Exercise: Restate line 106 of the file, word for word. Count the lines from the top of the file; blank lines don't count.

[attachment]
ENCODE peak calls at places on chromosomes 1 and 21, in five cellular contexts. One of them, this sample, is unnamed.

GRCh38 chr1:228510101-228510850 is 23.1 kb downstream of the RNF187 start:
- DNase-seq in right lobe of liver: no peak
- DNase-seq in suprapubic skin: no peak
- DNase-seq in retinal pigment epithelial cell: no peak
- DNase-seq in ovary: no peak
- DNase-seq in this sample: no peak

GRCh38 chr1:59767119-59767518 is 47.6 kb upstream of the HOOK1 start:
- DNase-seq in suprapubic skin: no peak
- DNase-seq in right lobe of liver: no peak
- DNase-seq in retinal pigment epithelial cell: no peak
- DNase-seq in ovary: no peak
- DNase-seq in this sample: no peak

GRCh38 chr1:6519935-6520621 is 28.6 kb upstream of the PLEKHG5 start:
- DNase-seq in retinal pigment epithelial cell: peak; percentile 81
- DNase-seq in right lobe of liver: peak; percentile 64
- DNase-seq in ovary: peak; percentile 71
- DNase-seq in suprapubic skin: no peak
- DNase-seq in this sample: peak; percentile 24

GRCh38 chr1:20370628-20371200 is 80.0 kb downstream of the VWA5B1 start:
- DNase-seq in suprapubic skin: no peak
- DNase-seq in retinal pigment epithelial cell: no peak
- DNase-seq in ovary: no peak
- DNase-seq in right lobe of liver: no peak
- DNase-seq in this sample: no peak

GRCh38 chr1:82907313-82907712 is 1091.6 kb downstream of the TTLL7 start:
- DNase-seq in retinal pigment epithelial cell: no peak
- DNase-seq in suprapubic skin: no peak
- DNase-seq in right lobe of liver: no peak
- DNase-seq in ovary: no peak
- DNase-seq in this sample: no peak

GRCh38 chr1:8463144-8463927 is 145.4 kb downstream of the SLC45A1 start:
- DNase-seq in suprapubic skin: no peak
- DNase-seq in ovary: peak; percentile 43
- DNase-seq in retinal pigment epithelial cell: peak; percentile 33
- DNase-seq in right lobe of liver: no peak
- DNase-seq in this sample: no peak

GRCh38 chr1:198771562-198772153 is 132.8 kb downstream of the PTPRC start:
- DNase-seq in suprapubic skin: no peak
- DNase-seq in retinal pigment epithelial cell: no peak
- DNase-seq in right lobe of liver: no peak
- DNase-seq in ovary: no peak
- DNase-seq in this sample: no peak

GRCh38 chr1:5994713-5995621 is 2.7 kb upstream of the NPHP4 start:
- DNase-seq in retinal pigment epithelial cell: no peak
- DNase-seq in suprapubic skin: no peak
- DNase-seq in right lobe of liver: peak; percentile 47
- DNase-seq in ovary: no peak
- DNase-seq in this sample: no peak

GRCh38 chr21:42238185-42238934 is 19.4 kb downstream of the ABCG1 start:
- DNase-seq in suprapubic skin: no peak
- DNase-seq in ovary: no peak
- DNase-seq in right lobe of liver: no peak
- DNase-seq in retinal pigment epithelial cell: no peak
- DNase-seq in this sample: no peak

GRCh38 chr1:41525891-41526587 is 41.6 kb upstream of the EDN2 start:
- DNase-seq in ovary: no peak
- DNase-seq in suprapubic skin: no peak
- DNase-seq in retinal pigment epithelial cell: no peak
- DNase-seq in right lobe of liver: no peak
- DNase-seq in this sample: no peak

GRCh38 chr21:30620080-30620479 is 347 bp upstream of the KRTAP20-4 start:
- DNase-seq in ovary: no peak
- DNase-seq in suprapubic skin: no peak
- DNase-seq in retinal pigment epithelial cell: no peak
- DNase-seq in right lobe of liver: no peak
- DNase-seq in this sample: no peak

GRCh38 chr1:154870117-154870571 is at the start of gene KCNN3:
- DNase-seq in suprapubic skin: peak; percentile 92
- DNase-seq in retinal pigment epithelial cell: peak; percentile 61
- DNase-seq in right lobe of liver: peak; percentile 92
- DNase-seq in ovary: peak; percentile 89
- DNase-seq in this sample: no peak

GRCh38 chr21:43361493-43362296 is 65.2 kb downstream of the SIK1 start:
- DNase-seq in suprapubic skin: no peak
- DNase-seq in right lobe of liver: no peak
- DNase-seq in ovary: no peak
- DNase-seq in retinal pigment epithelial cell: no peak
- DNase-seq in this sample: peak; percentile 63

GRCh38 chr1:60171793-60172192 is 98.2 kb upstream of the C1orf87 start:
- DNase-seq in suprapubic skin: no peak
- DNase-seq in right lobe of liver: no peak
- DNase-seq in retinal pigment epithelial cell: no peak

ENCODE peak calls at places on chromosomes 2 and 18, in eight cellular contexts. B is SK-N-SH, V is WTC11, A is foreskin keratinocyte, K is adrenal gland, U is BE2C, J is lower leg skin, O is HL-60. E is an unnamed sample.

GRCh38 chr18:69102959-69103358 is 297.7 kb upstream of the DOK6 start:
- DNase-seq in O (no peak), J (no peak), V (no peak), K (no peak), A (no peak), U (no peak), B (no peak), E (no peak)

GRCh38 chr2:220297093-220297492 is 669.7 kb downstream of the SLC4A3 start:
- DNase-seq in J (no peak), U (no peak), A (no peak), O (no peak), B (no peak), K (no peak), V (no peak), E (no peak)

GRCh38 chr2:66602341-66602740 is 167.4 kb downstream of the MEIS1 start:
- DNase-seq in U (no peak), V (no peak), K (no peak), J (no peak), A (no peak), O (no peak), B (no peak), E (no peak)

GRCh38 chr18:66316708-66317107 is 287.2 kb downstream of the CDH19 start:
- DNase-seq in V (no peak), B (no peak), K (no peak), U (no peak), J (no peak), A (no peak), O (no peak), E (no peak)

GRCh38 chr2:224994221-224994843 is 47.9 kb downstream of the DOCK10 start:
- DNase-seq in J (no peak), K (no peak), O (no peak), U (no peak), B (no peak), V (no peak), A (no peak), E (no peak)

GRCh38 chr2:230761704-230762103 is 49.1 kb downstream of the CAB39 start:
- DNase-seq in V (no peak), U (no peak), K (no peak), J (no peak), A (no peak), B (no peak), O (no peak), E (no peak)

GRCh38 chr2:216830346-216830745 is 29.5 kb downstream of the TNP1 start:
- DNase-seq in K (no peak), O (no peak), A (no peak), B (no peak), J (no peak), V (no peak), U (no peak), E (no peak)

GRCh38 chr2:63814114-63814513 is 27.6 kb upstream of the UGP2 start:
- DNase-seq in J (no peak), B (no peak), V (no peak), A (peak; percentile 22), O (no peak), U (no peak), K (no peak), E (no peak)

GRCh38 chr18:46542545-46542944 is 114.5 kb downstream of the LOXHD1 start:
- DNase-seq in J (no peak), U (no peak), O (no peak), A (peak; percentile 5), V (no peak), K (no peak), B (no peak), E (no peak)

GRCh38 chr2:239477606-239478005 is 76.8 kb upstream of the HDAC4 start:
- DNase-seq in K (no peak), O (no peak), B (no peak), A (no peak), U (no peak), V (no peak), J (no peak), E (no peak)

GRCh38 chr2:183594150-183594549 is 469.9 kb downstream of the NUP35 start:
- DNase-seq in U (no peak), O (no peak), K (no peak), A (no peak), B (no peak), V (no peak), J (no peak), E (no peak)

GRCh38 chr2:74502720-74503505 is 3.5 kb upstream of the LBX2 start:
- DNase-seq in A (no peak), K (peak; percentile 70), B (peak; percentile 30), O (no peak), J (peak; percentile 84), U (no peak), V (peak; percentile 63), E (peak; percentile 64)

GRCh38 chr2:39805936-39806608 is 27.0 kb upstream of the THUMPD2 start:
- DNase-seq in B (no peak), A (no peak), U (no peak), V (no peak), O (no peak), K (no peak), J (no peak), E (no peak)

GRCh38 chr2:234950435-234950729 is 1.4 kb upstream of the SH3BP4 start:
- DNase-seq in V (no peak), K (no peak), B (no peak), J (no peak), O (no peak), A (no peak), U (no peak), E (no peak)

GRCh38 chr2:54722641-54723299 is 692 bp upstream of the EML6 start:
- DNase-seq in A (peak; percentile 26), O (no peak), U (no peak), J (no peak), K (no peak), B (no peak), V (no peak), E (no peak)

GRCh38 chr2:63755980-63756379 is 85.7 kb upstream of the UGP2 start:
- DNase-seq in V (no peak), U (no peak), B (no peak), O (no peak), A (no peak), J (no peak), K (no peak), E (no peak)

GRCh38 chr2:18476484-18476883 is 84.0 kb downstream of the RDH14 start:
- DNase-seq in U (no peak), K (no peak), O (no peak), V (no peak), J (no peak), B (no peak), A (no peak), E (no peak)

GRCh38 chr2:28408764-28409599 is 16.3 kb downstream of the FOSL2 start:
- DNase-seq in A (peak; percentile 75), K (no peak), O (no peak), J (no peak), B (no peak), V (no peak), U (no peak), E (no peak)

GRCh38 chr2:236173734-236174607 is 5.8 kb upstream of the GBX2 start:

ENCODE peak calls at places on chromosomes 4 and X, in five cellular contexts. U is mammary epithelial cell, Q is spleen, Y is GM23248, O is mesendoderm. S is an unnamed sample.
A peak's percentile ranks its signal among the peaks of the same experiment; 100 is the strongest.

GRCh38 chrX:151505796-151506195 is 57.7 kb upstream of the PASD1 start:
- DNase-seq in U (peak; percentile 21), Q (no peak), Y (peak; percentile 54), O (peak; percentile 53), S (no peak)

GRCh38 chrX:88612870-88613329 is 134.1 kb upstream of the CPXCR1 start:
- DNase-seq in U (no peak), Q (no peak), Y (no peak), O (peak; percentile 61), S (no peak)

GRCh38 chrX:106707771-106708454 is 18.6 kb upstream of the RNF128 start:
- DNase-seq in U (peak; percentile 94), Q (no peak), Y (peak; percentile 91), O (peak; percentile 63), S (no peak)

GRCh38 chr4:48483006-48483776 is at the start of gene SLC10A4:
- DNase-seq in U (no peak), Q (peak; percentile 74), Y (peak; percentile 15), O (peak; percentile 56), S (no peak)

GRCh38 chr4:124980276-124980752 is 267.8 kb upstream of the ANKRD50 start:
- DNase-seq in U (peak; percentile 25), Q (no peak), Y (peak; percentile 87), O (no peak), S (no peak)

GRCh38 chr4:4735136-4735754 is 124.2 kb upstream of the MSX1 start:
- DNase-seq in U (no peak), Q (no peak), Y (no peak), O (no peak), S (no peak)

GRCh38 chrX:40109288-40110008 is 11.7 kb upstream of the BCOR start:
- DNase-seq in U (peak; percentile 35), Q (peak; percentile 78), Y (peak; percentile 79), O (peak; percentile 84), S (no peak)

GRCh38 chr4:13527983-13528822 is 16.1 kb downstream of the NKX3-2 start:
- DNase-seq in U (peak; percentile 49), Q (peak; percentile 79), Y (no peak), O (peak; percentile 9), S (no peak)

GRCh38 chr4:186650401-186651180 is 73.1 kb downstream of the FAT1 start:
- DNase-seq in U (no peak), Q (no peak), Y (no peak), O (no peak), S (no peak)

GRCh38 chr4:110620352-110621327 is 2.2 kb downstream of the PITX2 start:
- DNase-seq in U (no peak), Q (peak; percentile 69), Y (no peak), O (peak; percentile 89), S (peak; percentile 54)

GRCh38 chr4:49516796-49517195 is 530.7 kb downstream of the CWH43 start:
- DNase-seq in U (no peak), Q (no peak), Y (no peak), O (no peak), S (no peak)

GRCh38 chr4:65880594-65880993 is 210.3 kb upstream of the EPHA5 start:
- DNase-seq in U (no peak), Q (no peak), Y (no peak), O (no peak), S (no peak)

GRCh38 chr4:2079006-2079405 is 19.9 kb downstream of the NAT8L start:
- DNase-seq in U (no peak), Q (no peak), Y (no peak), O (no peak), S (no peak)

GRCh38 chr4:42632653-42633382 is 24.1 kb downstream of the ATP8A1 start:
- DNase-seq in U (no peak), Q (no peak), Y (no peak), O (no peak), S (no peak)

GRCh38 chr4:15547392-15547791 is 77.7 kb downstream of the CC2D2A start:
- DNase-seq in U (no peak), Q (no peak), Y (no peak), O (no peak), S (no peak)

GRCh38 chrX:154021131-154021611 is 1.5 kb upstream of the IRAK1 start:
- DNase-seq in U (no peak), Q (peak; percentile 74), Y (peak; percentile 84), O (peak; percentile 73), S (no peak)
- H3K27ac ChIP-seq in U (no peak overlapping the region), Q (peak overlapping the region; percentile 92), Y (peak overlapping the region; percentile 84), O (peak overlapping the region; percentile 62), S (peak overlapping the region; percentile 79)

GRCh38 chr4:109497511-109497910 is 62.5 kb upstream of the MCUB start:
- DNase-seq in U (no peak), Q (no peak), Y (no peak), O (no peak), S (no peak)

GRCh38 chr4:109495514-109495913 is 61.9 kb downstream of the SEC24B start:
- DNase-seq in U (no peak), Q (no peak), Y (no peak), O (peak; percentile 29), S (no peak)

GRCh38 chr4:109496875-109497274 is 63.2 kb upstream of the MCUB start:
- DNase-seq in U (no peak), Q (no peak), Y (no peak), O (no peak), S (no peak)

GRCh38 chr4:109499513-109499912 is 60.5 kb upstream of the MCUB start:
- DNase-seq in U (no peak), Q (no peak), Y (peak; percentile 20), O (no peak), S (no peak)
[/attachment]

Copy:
- DNase-seq in U (no peak), O (no peak), K (no peak), A (no peak), B (no peak), V (no peak), J (no peak), E (no peak)